This is not to say that the GDPR receives no comment at all. For example, Scott Millis, CTO at Cyber adAPT, believes that the GDPR will "increase the pressure on companies to secure information," resulting in those companies using artificial intelligence and machine learning "to stay one step ahead of the criminals." Since the concern of the UK is making sure that it can continue to exchange data freely with EU members, the final form of the DPB will most likely be very similar to the GDPR, "tweaked" to reflect British terminology, concerns, and existing laws.
DATA RIGHTS ADVOCATES VS. INDUSTRY LOBBYISTS
Since the DPB is currently being debated in the House of Commons, advocates on all sides have focused their concerns on shaping the new law. The primary concern of lobbyists for corporations has been that the "free flow of data" between the UK and the EU not be disrupted by new regulations in the DPB, which as shown above is also of primary concern to the British government. This includes lobbying for a new e-privacy provision to replace the current Privacy and Electronic Communications Regulations (PECR), which require an individual's consent for direct electronic marketing by phone, text and email. ICO commissioner Elizabeth Denham has argued that too much "energy and effort is being spent on trying to find a way to avoid consent. That energy and effort would be much better spent establishing informed, active, unambiguous consent."
Incidentally, the official position of the British government is that, "the UK would be open to exploring a model which allows the ICO to be fully involved in future EU regulatory dialogue." This means that the ICO's position on marketing consent could have ramifications on the Continent as well, especially since the British government estimates that 43% of all large EU digital companies started in the UK.
On the privacy advocate side, there are concerns that Schedule 2 of the DPB "would potentially remove entire industries dedicated to vetting, profiling and blacklisting private individuals from the reach of the law." This is particularly concerning because the task of vetting individuals, for example, attempting to open a bank account is increasingly outsourced to third-party companies. The credibility of the databases these sources rely on has come under question, yet the vetting companies would be under no obligation to allow an individual to access their records or object to how the data was processed. Indeed, the individual would have no right to "seek any form of redress in the event that the data they hold is false, inaccurate or misleading."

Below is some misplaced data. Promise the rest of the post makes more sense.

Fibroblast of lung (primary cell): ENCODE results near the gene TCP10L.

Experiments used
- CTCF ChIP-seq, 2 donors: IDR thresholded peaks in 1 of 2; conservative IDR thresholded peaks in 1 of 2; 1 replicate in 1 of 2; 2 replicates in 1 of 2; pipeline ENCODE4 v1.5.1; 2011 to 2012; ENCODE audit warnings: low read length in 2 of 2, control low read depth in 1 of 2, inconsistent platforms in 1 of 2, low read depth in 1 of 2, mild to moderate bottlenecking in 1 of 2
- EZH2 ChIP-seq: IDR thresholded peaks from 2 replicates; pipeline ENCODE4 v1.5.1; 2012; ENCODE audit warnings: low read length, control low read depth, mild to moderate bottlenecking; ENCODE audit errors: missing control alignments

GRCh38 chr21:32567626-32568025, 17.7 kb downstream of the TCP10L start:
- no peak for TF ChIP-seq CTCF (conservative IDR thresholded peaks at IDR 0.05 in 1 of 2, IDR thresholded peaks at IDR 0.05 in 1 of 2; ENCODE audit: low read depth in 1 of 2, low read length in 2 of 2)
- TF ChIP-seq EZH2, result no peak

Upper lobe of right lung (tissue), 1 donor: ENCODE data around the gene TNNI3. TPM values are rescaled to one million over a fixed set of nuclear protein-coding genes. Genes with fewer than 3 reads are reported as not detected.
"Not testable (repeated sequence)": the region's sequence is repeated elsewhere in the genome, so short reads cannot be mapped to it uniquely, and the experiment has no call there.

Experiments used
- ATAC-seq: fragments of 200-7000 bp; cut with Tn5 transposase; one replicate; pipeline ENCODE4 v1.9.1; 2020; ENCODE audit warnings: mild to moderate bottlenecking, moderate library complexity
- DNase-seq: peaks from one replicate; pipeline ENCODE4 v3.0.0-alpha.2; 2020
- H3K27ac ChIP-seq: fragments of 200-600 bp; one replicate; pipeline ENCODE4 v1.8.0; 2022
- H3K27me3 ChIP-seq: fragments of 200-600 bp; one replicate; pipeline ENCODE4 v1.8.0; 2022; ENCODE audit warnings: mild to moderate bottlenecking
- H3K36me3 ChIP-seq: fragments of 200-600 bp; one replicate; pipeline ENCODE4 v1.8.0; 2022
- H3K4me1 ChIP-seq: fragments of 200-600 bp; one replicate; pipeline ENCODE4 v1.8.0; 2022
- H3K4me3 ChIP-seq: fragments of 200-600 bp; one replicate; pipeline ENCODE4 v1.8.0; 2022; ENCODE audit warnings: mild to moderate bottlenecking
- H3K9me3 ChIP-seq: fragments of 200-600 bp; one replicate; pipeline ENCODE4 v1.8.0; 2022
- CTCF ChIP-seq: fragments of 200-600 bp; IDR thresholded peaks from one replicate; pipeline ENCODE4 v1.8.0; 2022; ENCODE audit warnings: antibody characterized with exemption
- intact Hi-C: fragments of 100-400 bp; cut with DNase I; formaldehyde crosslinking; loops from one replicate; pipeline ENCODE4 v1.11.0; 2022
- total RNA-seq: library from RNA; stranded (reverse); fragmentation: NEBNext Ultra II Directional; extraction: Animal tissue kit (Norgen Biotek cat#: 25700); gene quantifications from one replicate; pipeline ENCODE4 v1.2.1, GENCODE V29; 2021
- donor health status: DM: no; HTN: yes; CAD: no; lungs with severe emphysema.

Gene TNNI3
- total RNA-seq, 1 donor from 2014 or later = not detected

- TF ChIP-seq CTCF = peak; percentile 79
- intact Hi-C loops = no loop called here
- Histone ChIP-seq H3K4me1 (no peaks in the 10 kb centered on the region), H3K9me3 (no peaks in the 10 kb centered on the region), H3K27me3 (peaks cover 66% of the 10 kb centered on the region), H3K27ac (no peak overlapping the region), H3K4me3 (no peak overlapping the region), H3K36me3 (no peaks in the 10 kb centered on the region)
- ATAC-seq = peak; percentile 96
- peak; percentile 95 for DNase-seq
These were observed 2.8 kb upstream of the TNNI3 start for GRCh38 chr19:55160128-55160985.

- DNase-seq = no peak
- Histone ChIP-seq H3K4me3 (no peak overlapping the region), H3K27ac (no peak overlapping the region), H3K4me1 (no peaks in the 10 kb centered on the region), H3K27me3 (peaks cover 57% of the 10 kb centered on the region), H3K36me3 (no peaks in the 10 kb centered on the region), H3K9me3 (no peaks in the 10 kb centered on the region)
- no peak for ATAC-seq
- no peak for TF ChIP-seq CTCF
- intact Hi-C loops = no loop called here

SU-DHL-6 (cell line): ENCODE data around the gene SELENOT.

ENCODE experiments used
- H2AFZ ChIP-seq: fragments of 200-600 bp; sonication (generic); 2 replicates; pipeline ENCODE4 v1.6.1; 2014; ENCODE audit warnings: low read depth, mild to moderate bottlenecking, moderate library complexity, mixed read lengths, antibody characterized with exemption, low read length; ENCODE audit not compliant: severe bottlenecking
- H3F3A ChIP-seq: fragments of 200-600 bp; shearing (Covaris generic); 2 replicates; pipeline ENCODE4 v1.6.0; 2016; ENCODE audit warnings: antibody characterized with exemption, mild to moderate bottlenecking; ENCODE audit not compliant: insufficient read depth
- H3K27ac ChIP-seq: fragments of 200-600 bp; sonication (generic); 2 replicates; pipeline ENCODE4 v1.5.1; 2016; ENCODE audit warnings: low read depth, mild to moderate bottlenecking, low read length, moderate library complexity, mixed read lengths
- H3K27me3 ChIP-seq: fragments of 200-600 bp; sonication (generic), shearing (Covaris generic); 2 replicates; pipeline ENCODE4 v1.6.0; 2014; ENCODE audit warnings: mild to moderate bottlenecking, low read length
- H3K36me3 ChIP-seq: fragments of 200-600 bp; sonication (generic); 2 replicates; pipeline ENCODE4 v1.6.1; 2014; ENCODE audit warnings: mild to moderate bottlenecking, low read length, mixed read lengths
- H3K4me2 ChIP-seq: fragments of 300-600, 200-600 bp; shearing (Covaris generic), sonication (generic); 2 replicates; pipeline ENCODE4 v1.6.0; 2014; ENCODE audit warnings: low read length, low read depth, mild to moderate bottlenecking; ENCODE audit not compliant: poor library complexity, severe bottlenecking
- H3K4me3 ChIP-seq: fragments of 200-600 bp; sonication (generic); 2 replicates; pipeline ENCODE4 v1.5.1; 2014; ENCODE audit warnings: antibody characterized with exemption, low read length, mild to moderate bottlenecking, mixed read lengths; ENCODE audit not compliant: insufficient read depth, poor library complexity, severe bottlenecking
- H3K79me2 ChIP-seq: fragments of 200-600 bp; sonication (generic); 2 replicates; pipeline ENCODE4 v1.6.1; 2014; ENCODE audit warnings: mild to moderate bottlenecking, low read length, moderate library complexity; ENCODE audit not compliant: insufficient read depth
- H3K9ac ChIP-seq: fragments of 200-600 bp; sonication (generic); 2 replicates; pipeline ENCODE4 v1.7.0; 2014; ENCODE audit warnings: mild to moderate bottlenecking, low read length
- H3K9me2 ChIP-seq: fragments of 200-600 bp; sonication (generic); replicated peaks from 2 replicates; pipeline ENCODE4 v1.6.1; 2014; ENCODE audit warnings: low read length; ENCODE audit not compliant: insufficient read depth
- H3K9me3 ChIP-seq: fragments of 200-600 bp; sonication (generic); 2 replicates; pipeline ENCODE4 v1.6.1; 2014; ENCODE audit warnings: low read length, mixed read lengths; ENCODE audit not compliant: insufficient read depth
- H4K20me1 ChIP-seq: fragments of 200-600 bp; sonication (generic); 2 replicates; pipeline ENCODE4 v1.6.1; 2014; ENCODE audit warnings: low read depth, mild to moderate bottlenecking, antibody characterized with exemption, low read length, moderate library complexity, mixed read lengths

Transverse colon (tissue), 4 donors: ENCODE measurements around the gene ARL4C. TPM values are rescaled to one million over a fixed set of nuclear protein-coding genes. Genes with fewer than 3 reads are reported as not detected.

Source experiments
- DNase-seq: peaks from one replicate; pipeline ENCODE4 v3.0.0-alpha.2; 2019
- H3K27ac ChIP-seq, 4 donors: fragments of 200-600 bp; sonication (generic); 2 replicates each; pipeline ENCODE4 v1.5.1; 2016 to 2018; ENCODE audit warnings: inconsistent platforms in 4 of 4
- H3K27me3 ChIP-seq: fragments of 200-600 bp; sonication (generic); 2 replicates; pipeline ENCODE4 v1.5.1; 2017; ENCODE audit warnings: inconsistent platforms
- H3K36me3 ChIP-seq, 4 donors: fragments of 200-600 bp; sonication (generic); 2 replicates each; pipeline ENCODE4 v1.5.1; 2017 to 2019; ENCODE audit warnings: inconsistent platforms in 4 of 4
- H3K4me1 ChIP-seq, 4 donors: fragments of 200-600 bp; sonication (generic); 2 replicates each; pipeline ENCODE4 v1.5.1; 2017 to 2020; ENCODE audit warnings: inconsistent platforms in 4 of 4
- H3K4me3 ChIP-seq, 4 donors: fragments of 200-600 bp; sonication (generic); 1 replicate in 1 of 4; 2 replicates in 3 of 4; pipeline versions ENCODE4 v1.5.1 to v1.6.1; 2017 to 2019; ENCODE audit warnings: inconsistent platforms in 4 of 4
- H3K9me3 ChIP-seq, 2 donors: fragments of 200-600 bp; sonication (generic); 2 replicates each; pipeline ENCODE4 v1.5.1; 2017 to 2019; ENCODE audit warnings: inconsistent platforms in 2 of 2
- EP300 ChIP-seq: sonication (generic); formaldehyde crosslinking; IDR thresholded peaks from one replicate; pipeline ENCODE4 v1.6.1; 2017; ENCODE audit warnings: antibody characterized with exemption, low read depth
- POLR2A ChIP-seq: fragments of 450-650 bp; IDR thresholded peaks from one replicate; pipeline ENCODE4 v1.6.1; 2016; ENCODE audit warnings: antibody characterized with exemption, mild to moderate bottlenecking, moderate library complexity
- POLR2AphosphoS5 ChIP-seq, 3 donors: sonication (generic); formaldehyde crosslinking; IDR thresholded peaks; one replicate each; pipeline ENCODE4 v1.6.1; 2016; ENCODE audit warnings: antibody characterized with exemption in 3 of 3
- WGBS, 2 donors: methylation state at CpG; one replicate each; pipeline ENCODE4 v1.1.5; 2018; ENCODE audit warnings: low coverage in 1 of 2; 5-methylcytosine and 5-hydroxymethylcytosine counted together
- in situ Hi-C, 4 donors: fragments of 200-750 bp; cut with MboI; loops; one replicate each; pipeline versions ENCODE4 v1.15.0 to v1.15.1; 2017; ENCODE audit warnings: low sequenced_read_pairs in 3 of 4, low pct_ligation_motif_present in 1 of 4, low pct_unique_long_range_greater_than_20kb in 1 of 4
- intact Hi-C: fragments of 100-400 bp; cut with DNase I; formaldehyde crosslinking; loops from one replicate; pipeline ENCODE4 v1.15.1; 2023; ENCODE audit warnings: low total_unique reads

Consequently, there have been calls to redraft Schedule 2 by advocacy groups such as Open Democracy, which claims to "We have represented dozens of individuals and organizations who suffered devastating consequences as a result of being falsely identified as posing a terrorism risk." They further claim that these dozens of cases are just "the tip of the proverbial iceberg."
Another point of concern is whether the EU's "Right to be Forgotten" and similar laws will continue to have precedence in the UK. These concerns have already been largely laid to rest. The UK's "Great Repeal Bill will also provide for UK courts to refer to EU court rulings when interpreting the UK's EU-derived laws. In effect, the Bill proposes that existing case law from the Court of Justice of the European Union (CJEU) will have the same binding status as UK Supreme Court rulings, and expects that the Supreme Court will only ever depart from CJEU precedent in very rare cases." 
With the Data Protection Bill (DPB) being under consideration by the UK's Parliament, all current discussion on the topic of the future of privacy regulation in the UK is focused on that bill. On the corporate side, lobbyists are most concerned about maintaining the free flow of data with the EU member states that the UK enjoys under the General Data Protection Regulation (GDPR) while possibly loosening some regulations pertaining to marketing consent. On the privacy advocate side, the greatest concern is the phrasing of Schedule 2, which as written might exempt the entire vetting industry from regulation and deprive citizens of their rights to even know what data is being held by those companies. Revisiting this topic in a few months when the final form of the DPB is known may yield a much clearer picture about the future of data protection regulation in the UK.